• by Brandano (1192819) on Thursday September 05, 2013 @09:46AM (#44765051)
    As far as I know thins is the sequence of the events: Microsoft asked Motorola for a quote on a licence for the patents in object. Motorola quoted a 2.25% licensing fee on the product price. Microsoft sued motorola. Now, generally here someone acting in good faith would at least first complain that the fee is too much, and ask for a renegotiation. Microsoft just sued, as if this was their intention right from the start. (IIRC at this point Motorola countersued in Germany and won a temporary injunction on sales, that was overruled by an US judge. Apparently the US justice system overrules the european courts, but that's nothing new, I guess.)
    • by PantherX (23953)

      And it is worth noting that this was Motorola, not Google. This lawsuit was in full swing when Google bought Motorola Mobility, so Google really just ends up paying the bill, even though they weren't involved initially. The article here is misleading, the CNET article that it links to is not.

      • While factually correct, considering how soon after the lawsuit happened that that Google made their purchase intentions, you can be certain that at the point the talks of a buyout were already happening. If you think Google didn't have a large influence on Motorola at that point you are kidding yourself.

    • Not sure of the European situation but in the UK if you attempted to sue without some level of negotiation first your case would be thrown out as vexatious.

      Conversely if you sue someone on the basis they have ignored multiple reasonable proposals out of court the court will favour you heavily.

      • Not sure of the European situation but in the UK if you attempted to sue without some level of negotiation first your case would be thrown out as vexatious.

        On the other hand, in Europe Samsung has been threatened with major fines if they didn't stop trying to get money for FRAND patents.

        • by zieroh (307208)

          On the other hand, in Europe Samsung has been threatened with major fines if they didn't stop trying to get money for FRAND patents.

          Which is absolutely the correct response by the European courts. Samsung was playing dirty pool with their FRAND patents.

    • (IIRC at this point Motorola countersued in Germany and won a temporary injunction on sales, that was overruled by an US judge. Apparently the US justice system overrules the european courts, but that's nothing new, I guess.)

      It's not that the US court overrules the European courts, but rather that the order of suits means that the first one gets resolved first. If I sue you for breach of contract in Massachusetts, you can't run to California and quickly file suit against me for the same transaction (well, you can, but it will be immediately dismissed and/or transferred to the Massachusetts trial). That sort of forum-shopping by a defendant simply isn't allowed, in the interest of having trials come to actual conclusions.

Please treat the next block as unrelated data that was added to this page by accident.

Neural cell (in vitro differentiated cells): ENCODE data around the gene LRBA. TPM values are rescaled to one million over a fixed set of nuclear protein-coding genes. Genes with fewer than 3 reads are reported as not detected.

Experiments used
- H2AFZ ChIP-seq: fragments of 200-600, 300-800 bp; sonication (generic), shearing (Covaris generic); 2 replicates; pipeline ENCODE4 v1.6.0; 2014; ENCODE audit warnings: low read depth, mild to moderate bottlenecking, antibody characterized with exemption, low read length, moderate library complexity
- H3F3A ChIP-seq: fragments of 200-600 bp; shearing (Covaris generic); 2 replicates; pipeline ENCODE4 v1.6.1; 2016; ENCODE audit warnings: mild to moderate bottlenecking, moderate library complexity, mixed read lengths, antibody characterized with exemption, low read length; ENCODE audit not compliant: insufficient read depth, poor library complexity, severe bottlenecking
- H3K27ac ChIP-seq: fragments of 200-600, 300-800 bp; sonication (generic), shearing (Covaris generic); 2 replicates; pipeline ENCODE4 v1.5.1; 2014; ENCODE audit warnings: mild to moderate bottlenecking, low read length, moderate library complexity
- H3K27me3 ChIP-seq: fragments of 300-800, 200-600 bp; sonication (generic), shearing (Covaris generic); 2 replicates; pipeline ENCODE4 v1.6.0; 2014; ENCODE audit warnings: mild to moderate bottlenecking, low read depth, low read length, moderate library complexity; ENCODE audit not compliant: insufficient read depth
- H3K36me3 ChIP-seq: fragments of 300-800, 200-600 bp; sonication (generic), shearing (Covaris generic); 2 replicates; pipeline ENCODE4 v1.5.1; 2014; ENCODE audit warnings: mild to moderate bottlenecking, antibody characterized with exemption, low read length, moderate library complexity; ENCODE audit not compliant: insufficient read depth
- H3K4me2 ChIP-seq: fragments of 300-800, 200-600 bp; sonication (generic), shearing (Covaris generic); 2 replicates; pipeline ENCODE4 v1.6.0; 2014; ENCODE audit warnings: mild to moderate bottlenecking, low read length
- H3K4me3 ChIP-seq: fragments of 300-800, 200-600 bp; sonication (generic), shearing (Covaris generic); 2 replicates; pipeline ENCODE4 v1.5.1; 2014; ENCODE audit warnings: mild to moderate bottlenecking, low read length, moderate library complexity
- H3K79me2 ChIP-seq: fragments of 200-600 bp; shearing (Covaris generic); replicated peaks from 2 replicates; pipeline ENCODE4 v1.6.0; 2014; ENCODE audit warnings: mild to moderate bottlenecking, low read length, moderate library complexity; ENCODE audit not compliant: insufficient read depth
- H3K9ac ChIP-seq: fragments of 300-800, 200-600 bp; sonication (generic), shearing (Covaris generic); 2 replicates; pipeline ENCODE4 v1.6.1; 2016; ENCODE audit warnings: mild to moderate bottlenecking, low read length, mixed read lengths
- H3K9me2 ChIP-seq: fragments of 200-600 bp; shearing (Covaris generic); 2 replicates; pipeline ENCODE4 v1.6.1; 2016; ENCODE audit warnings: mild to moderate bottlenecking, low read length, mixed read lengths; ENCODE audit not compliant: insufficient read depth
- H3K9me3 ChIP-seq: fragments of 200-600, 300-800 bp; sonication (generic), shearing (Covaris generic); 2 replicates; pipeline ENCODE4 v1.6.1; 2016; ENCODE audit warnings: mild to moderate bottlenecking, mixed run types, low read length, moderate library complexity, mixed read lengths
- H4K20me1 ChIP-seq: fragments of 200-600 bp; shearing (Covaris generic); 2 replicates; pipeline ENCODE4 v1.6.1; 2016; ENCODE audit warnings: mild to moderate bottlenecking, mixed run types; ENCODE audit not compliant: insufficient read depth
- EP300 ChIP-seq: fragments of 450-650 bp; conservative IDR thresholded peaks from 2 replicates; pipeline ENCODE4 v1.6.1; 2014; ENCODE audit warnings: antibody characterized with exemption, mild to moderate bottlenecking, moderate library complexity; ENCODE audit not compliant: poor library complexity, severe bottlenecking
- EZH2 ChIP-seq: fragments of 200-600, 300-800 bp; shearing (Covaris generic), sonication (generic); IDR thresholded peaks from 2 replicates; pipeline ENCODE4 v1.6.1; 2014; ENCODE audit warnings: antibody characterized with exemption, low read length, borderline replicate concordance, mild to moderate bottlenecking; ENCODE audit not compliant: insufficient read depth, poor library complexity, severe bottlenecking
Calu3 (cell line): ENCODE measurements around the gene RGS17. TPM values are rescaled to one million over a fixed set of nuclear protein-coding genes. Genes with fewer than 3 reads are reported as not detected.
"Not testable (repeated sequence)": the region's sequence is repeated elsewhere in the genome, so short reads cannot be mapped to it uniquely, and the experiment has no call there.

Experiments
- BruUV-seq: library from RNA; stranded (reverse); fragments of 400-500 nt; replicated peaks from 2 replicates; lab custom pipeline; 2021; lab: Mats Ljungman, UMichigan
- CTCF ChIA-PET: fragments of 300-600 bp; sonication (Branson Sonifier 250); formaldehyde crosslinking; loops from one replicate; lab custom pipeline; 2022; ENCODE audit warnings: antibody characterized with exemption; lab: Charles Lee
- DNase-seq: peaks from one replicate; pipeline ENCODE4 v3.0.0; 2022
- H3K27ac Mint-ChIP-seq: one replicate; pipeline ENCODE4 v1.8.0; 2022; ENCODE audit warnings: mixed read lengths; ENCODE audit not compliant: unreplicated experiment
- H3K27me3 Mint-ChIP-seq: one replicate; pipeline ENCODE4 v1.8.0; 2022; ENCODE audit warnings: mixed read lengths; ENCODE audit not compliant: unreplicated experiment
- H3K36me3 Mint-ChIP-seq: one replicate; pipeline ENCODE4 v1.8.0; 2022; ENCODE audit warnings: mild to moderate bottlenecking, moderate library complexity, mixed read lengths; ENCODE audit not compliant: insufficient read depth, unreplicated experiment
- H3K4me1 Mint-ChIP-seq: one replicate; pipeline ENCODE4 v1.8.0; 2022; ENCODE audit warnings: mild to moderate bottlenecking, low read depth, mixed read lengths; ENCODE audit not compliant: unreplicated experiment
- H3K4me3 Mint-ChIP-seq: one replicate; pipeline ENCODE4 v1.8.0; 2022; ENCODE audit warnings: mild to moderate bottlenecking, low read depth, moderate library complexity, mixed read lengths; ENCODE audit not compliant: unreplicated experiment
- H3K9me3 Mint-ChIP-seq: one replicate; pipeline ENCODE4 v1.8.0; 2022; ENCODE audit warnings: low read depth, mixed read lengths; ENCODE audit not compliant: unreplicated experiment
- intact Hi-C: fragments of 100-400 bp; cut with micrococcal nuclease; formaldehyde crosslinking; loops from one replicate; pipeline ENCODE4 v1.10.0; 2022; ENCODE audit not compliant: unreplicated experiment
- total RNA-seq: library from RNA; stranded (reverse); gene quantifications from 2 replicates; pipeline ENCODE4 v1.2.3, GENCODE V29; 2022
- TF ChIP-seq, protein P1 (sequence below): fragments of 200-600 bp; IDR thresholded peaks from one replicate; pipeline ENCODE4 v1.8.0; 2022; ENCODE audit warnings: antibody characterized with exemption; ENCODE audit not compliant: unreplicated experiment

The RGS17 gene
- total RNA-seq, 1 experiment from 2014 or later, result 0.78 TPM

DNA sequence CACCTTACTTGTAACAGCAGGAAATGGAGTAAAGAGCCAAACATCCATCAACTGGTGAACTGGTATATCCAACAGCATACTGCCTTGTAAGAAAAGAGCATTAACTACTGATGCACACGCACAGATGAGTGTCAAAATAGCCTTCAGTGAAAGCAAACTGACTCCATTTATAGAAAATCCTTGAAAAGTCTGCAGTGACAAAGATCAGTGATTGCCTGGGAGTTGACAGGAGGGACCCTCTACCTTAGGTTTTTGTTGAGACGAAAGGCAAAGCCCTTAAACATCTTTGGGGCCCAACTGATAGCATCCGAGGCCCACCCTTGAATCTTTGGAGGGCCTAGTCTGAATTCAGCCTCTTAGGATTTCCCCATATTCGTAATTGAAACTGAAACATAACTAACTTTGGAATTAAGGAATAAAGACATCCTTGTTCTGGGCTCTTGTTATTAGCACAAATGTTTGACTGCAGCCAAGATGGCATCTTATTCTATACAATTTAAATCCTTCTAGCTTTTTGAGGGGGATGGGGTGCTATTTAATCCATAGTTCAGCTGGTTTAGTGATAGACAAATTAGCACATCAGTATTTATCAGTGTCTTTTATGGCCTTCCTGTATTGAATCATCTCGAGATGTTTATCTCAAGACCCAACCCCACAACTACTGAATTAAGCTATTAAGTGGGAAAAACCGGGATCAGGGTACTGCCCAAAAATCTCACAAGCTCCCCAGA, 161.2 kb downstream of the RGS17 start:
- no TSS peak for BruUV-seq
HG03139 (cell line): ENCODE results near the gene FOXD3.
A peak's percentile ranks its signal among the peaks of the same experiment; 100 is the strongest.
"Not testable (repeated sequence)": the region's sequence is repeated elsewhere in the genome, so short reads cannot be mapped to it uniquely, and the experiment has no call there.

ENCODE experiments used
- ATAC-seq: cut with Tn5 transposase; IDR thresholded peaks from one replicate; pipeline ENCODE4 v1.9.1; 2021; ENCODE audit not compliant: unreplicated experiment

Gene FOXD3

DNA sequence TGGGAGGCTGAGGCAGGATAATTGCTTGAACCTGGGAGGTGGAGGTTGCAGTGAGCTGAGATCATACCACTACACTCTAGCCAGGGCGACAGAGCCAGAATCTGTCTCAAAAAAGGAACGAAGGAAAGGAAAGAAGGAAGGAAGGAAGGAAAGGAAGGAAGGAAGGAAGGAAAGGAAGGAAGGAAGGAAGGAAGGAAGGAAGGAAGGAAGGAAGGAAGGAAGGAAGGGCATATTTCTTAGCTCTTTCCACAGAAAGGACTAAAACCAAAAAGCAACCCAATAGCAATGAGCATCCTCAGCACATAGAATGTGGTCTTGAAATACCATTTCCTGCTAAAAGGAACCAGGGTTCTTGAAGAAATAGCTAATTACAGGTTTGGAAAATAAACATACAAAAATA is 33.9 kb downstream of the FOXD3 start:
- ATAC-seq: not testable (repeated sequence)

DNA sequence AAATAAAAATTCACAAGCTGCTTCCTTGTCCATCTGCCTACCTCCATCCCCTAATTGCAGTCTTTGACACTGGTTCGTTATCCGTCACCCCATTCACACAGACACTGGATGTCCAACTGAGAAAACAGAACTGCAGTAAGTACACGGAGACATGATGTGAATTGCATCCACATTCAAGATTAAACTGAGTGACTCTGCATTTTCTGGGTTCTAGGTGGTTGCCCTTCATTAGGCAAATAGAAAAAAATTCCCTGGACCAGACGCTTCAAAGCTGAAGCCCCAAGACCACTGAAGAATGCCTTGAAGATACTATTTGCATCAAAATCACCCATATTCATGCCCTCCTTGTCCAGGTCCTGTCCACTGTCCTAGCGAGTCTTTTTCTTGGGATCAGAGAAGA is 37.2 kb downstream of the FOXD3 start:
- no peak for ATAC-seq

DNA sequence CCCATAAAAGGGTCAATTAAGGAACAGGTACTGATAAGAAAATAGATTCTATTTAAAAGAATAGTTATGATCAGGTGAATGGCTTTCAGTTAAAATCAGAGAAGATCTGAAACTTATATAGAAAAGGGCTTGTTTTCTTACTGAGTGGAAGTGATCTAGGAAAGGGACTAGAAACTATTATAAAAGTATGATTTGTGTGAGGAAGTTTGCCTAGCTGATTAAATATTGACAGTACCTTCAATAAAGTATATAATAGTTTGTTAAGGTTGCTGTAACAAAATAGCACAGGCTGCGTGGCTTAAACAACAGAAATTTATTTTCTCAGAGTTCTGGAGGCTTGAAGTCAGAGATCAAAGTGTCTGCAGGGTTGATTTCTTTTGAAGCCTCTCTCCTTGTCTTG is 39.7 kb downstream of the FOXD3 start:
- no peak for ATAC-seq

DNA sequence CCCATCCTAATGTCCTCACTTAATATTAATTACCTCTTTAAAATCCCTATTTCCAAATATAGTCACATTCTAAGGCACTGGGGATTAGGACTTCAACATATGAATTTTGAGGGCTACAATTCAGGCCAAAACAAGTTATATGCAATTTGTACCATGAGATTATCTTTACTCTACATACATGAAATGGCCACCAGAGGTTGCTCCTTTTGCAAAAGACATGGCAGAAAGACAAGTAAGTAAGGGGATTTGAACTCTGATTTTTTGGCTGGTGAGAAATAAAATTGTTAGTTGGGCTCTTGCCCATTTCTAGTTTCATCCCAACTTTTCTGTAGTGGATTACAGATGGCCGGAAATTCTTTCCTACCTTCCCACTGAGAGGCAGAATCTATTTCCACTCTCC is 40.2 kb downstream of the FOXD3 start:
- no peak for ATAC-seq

So, in

  • pot, kettle (Score:5, Insightful)

    by Ubi_NL (313657) <joris@@@ideeel...nl> on Thursday September 05, 2013 @09:46AM (#44765053) Journal

    in the mean time microsoft has no issue charging a similar percentage to android manufacturers

    http://bgr.com/2013/05/01/microsofts-android-licensing-agreements-earnings/ [bgr.com]

    • Uh, nobody has any idea what MSFT charges android mfgrs. Everything in that article is just a guess.

    • And the difference is that the Motorola patents are part of a standard, and part of being included in that standard is that they agree to license under FAIR and REASONABLE terms. The amount they asked for was not fair, nor reasonable even by **Motorola's own admission**.

      On the other hand, the patents involved between MS and android are not part of any standard. Microsoft did not agree to license them under FRAND terms. Android makers can make phones that adhere to all the standards they do now, but they

  • by idunham (2852899) on Thursday September 05, 2013 @09:52AM (#44765105)

    Motorola requested royalties up to $4 billion, sure.
    But "demanded" does not reflect that this was their initial offer.
    Standard practice for licensing is
    1-owner offers to license for $x
    2-potential licensee offers to pay $y
    3-owner lowers price
    4-potential licensee raises offer
    5-haggle over what is covered and what it's worth
    The impression given is that this was after step 5.
    It actually was after step 1; Microsoft sued before they made a counter-offer.

    • Got any proof of that? Several people in these comments have claimed that MS never made a counter offer, so please back that up - reading the court documents gives a whole different impression on the negotiations in that regard...

    • You have no idea what business transactions were made between MS and Motorola leading up to this case.

      I will agree these companies are embroiled in a patent war and so are not playing fairly or favourable with each other, but to call something misleading or false and then have no fucking idea what actually went on is the problem with Slashdot today. Are you a patent lawyer, have you even set up a licensing agreement? Setting them up is usually a little more complicated than negotiating the price of used c

  • Missing Groklaw (Score:5, Insightful)

    by martyros (588782) on Thursday September 05, 2013 @09:52AM (#44765119)
    I really miss Groklaw's coverage and analysis of this whole thing.
  • ... the $14 million is what Motorola owed for the money lost per XBox ;-)